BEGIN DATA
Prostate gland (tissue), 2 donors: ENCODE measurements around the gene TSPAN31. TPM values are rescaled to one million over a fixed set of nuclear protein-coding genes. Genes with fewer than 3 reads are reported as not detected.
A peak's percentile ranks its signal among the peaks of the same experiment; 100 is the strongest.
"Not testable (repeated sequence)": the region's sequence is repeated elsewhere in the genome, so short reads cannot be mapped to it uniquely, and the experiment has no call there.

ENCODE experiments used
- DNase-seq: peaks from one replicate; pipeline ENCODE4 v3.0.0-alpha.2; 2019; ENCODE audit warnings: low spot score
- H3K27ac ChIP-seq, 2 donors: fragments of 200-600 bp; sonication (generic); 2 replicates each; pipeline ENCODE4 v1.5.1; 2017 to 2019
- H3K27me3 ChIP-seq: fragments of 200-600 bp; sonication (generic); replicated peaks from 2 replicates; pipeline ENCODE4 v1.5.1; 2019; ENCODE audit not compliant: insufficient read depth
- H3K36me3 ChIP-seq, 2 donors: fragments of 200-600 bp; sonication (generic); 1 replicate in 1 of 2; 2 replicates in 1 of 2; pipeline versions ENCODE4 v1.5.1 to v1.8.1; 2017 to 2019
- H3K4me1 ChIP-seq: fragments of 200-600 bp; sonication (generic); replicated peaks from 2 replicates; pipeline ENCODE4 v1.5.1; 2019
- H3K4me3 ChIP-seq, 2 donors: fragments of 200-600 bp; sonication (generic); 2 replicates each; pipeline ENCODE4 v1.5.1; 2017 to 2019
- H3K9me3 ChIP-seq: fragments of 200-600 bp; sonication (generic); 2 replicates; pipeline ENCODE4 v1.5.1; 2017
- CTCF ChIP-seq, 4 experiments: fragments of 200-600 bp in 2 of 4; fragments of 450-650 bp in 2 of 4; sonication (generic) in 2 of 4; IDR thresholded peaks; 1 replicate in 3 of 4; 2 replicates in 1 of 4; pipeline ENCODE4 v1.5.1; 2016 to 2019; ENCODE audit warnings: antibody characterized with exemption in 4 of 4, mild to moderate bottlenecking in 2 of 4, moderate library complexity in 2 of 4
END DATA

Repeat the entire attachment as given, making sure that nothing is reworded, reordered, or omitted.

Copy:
Prostate gland (tissue), 2 donors: ENCODE measurements around the gene TSPAN31. TPM values are rescaled to one million over a fixed set of nuclear protein-coding genes. Genes with fewer than 3 reads are reported as not detected.
A peak's percentile ranks its signal among the peaks of the same experiment; 100 is the strongest.
"Not testable (repeated sequence)": the region's sequence is repeated elsewhere in the genome, so short reads cannot be mapped to it uniquely, and the experiment has no call there.

ENCODE experiments used
- DNase-seq: peaks from one replicate; pipeline ENCODE4 v3.0.0-alpha.2; 2019; ENCODE audit warnings: low spot score
- H3K27ac ChIP-seq, 2 donors: fragments of 200-600 bp; sonication (generic); 2 replicates each; pipeline ENCODE4 v1.5.1; 2017 to 2019
- H3K27me3 ChIP-seq: fragments of 200-600 bp; sonication (generic); replicated peaks from 2 replicates; pipeline ENCODE4 v1.5.1; 2019; ENCODE audit not compliant: insufficient read depth
- H3K36me3 ChIP-seq, 2 donors: fragments of 200-600 bp; sonication (generic); 1 replicate in 1 of 2; 2 replicates in 1 of 2; pipeline versions ENCODE4 v1.5.1 to v1.8.1; 2017 to 2019
- H3K4me1 ChIP-seq: fragments of 200-600 bp; sonication (generic); replicated peaks from 2 replicates; pipeline ENCODE4 v1.5.1; 2019
- H3K4me3 ChIP-seq, 2 donors: fragments of 200-600 bp; sonication (generic); 2 replicates each; pipeline ENCODE4 v1.5.1; 2017 to 2019
- H3K9me3 ChIP-seq: fragments of 200-600 bp; sonication (generic); 2 replicates; pipeline ENCODE4 v1.5.1; 2017
- CTCF ChIP-seq, 4 experiments: fragments of 200-600 bp in 2 of 4; fragments of 450-650 bp in 2 of 4; sonication (generic) in 2 of 4; IDR thresholded peaks; 1 replicate in 3 of 4; 2 replicates in 1 of 4; pipeline ENCODE4 v1.5.1; 2016 to 2019; ENCODE audit warnings: antibody characterized with exemption in 4 of 4, mild to moderate bottlenecking in 2 of 4, moderate library complexity in 2 of 4